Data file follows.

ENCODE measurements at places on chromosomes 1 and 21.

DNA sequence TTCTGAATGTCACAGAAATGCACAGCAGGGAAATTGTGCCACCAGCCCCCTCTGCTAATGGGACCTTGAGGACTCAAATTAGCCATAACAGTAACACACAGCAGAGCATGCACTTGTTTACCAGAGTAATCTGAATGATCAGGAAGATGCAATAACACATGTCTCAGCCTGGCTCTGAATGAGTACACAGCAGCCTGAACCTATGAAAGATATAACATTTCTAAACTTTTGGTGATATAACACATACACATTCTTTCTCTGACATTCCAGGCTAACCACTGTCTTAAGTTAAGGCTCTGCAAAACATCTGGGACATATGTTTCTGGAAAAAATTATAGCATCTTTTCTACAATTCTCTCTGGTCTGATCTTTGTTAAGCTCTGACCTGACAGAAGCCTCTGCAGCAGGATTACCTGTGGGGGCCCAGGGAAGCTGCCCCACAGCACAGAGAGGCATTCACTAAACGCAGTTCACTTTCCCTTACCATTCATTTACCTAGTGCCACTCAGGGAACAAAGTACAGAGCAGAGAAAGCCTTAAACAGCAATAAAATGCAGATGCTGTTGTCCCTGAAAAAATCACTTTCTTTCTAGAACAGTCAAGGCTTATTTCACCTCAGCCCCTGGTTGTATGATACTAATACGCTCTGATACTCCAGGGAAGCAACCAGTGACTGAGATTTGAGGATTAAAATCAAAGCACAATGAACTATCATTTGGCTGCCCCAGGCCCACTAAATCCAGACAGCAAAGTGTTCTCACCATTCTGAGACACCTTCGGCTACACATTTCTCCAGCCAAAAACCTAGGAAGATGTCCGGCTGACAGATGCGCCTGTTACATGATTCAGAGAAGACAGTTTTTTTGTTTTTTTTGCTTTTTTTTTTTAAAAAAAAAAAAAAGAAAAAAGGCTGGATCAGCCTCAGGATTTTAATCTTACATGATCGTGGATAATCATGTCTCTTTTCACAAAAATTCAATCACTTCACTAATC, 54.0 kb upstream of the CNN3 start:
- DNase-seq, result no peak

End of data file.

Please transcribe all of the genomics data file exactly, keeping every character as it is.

ENCODE measurements at places on chromosomes 1 and 21.

DNA sequence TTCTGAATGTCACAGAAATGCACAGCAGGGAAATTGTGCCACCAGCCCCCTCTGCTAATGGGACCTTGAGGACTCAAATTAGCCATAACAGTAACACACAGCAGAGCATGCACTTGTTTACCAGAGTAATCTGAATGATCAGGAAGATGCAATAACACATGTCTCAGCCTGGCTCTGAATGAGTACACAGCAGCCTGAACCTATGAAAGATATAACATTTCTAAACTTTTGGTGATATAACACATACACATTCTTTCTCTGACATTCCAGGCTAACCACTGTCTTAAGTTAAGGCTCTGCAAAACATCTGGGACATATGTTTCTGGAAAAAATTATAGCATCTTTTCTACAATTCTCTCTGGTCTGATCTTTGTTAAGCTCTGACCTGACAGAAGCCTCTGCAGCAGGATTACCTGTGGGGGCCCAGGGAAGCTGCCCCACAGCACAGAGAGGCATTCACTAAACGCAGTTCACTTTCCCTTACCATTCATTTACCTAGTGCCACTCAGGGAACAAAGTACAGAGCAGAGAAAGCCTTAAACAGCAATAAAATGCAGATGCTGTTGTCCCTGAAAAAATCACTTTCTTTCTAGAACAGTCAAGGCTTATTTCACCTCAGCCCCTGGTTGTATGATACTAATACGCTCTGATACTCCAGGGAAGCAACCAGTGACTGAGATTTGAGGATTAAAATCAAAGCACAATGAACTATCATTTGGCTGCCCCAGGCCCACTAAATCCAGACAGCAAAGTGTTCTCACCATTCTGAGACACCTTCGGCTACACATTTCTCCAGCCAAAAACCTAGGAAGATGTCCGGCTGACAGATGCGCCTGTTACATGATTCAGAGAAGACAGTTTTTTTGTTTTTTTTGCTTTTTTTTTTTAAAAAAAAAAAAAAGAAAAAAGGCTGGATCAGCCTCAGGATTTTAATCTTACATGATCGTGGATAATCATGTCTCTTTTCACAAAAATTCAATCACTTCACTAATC, 54.0 kb upstream of the CNN3 start:
- DNase-seq, result no peak